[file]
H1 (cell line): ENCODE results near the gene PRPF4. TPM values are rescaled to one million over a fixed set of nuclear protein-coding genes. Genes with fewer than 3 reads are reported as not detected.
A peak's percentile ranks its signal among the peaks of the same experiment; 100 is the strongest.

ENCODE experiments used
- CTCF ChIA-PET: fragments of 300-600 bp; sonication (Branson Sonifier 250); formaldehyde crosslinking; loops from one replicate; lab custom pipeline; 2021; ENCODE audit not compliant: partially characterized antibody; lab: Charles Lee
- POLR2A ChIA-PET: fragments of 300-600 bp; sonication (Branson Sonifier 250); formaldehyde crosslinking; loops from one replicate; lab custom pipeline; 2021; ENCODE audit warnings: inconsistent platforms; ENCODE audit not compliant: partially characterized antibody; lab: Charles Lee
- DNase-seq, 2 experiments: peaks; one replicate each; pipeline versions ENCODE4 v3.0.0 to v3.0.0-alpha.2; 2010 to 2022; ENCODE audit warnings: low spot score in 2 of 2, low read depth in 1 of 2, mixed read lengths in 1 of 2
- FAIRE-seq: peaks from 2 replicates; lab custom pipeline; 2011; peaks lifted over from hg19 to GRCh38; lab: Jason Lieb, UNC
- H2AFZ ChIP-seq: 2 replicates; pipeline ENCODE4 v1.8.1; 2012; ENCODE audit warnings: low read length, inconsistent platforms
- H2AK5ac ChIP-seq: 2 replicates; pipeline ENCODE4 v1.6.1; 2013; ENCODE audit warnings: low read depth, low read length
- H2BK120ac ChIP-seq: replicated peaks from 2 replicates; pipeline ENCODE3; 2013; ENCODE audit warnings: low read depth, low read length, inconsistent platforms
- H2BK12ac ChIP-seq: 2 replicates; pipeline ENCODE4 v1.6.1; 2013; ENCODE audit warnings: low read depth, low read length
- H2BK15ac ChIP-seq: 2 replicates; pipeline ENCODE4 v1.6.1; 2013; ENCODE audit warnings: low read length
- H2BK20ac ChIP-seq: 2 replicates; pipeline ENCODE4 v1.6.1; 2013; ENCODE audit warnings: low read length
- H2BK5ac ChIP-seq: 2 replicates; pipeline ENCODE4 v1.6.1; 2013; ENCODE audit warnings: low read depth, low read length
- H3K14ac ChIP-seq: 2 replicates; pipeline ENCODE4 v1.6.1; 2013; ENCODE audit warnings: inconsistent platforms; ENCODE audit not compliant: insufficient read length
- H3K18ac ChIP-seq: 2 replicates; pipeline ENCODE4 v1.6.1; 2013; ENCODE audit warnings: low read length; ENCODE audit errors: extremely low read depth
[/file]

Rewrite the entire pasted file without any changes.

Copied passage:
H1 (cell line): ENCODE results near the gene PRPF4. TPM values are rescaled to one million over a fixed set of nuclear protein-coding genes. Genes with fewer than 3 reads are reported as not detected.
A peak's percentile ranks its signal among the peaks of the same experiment; 100 is the strongest.

ENCODE experiments used
- CTCF ChIA-PET: fragments of 300-600 bp; sonication (Branson Sonifier 250); formaldehyde crosslinking; loops from one replicate; lab custom pipeline; 2021; ENCODE audit not compliant: partially characterized antibody; lab: Charles Lee
- POLR2A ChIA-PET: fragments of 300-600 bp; sonication (Branson Sonifier 250); formaldehyde crosslinking; loops from one replicate; lab custom pipeline; 2021; ENCODE audit warnings: inconsistent platforms; ENCODE audit not compliant: partially characterized antibody; lab: Charles Lee
- DNase-seq, 2 experiments: peaks; one replicate each; pipeline versions ENCODE4 v3.0.0 to v3.0.0-alpha.2; 2010 to 2022; ENCODE audit warnings: low spot score in 2 of 2, low read depth in 1 of 2, mixed read lengths in 1 of 2
- FAIRE-seq: peaks from 2 replicates; lab custom pipeline; 2011; peaks lifted over from hg19 to GRCh38; lab: Jason Lieb, UNC
- H2AFZ ChIP-seq: 2 replicates; pipeline ENCODE4 v1.8.1; 2012; ENCODE audit warnings: low read length, inconsistent platforms
- H2AK5ac ChIP-seq: 2 replicates; pipeline ENCODE4 v1.6.1; 2013; ENCODE audit warnings: low read depth, low read length
- H2BK120ac ChIP-seq: replicated peaks from 2 replicates; pipeline ENCODE3; 2013; ENCODE audit warnings: low read depth, low read length, inconsistent platforms
- H2BK12ac ChIP-seq: 2 replicates; pipeline ENCODE4 v1.6.1; 2013; ENCODE audit warnings: low read depth, low read length
- H2BK15ac ChIP-seq: 2 replicates; pipeline ENCODE4 v1.6.1; 2013; ENCODE audit warnings: low read length
- H2BK20ac ChIP-seq: 2 replicates; pipeline ENCODE4 v1.6.1; 2013; ENCODE audit warnings: low read length
- H2BK5ac ChIP-seq: 2 replicates; pipeline ENCODE4 v1.6.1; 2013; ENCODE audit warnings: low read depth, low read length
- H3K14ac ChIP-seq: 2 replicates; pipeline ENCODE4 v1.6.1; 2013; ENCODE audit warnings: inconsistent platforms; ENCODE audit not compliant: insufficient read length
- H3K18ac ChIP-seq: 2 replicates; pipeline ENCODE4 v1.6.1; 2013; ENCODE audit warnings: low read length; ENCODE audit errors: extremely low read depth